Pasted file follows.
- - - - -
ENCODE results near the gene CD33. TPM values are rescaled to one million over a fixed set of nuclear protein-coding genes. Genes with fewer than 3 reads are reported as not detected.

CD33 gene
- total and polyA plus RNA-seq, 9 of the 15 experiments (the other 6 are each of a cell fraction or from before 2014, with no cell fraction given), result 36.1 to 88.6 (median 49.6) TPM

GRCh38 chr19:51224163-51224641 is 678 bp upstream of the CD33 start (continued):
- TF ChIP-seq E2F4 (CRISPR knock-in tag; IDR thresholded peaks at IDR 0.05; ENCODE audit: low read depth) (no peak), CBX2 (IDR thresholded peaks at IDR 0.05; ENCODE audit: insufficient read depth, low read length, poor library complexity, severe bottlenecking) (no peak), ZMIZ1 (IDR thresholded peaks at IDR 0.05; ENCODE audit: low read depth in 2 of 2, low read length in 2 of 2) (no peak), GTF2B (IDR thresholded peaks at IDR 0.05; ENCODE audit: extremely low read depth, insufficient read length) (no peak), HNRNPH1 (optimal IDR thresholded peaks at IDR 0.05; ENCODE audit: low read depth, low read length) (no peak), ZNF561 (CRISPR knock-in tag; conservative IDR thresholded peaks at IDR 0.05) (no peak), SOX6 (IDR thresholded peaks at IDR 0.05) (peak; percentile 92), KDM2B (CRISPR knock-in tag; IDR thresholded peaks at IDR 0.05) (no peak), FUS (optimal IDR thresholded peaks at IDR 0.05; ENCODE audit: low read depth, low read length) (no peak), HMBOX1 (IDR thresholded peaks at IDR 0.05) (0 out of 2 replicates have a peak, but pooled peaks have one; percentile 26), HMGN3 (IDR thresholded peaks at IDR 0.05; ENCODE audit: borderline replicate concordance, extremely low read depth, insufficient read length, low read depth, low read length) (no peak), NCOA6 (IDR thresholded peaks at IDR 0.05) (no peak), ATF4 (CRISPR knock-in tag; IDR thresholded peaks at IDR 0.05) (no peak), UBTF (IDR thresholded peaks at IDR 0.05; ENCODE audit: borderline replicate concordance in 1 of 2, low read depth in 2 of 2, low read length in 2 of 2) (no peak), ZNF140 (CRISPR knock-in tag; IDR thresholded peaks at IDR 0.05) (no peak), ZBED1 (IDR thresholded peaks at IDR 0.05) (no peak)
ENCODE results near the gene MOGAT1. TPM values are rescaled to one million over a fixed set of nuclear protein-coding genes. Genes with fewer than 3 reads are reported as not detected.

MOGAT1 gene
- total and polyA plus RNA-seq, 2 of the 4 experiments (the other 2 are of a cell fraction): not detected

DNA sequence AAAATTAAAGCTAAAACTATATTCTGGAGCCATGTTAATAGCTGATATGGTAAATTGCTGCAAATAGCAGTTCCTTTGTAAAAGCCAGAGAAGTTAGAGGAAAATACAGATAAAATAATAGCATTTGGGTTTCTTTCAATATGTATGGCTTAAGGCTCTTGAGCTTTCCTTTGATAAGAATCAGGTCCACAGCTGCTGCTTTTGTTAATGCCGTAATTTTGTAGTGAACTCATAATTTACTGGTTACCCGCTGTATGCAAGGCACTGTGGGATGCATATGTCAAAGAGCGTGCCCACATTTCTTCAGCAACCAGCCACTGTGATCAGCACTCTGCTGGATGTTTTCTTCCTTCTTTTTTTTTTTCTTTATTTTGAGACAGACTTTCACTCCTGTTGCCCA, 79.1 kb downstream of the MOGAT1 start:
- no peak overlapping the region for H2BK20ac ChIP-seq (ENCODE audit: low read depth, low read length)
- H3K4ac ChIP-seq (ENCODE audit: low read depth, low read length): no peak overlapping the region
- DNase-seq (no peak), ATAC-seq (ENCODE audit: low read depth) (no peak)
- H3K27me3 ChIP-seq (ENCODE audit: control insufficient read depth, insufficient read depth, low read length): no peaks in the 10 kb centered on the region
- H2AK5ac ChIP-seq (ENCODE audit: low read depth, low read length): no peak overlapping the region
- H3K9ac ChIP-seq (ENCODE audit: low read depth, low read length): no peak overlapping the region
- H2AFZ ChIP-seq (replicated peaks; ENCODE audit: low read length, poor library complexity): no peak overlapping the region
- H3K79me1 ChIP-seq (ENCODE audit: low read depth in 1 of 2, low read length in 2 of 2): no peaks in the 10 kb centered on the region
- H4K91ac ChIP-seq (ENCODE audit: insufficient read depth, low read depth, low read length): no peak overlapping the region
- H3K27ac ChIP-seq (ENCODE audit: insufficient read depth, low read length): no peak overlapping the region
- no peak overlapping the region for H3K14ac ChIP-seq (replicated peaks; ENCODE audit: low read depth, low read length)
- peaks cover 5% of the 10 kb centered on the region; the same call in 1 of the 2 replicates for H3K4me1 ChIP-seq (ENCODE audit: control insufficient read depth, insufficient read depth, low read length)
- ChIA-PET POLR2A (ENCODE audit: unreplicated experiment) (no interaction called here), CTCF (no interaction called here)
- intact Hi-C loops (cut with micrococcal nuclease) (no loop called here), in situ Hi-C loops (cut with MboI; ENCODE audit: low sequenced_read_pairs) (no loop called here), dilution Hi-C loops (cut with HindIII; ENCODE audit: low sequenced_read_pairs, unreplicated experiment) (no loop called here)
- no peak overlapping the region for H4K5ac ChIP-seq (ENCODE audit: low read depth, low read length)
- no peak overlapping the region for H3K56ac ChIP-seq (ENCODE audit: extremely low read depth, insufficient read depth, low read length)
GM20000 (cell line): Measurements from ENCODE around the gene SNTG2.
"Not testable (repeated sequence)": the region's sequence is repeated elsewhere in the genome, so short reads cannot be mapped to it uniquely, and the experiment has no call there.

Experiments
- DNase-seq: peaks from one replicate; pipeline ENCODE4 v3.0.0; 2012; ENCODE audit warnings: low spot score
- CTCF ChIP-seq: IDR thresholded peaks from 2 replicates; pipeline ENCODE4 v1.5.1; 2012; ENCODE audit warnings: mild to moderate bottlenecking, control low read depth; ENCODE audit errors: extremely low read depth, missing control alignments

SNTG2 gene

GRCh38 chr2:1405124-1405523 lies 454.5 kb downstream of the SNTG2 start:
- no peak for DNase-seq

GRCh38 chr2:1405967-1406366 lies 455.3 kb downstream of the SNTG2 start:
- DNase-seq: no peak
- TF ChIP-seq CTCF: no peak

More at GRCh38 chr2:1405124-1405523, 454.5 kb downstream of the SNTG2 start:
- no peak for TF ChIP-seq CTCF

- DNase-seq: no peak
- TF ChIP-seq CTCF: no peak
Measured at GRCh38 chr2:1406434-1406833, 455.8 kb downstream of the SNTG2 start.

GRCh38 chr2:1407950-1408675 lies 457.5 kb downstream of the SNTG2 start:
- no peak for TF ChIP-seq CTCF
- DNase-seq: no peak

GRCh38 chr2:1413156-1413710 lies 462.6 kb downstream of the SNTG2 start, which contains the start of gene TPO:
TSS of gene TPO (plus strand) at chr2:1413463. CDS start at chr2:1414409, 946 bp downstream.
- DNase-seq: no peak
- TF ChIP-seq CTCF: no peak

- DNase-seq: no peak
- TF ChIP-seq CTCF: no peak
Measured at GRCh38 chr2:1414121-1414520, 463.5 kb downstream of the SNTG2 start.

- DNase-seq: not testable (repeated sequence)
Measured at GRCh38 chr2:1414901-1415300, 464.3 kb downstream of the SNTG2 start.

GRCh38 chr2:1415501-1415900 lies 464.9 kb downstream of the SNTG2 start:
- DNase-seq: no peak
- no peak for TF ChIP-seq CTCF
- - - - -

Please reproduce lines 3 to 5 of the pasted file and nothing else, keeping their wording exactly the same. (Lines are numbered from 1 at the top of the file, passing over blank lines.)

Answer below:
- total and polyA plus RNA-seq, 9 of the 15 experiments (the other 6 are each of a cell fraction or from before 2014, with no cell fraction given), result 36.1 to 88.6 (median 49.6) TPM

GRCh38 chr19:51224163-51224641 is 678 bp upstream of the CD33 start (continued):
- TF ChIP-seq E2F4 (CRISPR knock-in tag; IDR thresholded peaks at IDR 0.05; ENCODE audit: low read depth) (no peak), CBX2 (IDR thresholded peaks at IDR 0.05; ENCODE audit: insufficient read depth, low read length, poor library complexity, severe bottlenecking) (no peak), ZMIZ1 (IDR thresholded peaks at IDR 0.05; ENCODE audit: low read depth in 2 of 2, low read length in 2 of 2) (no peak), GTF2B (IDR thresholded peaks at IDR 0.05; ENCODE audit: extremely low read depth, insufficient read length) (no peak), HNRNPH1 (optimal IDR thresholded peaks at IDR 0.05; ENCODE audit: low read depth, low read length) (no peak), ZNF561 (CRISPR knock-in tag; conservative IDR thresholded peaks at IDR 0.05) (no peak), SOX6 (IDR thresholded peaks at IDR 0.05) (peak; percentile 92), KDM2B (CRISPR knock-in tag; IDR thresholded peaks at IDR 0.05) (no peak), FUS (optimal IDR thresholded peaks at IDR 0.05; ENCODE audit: low read depth, low read length) (no peak), HMBOX1 (IDR thresholded peaks at IDR 0.05) (0 out of 2 replicates have a peak, but pooled peaks have one; percentile 26), HMGN3 (IDR thresholded peaks at IDR 0.05; ENCODE audit: borderline replicate concordance, extremely low read depth, insufficient read length, low read depth, low read length) (no peak), NCOA6 (IDR thresholded peaks at IDR 0.05) (no peak), ATF4 (CRISPR knock-in tag; IDR thresholded peaks at IDR 0.05) (no peak), UBTF (IDR thresholded peaks at IDR 0.05; ENCODE audit: borderline replicate concordance in 1 of 2, low read depth in 2 of 2, low read length in 2 of 2) (no peak), ZNF140 (CRISPR knock-in tag; IDR thresholded peaks at IDR 0.05) (no peak), ZBED1 (IDR thresholded peaks at IDR 0.05) (no peak)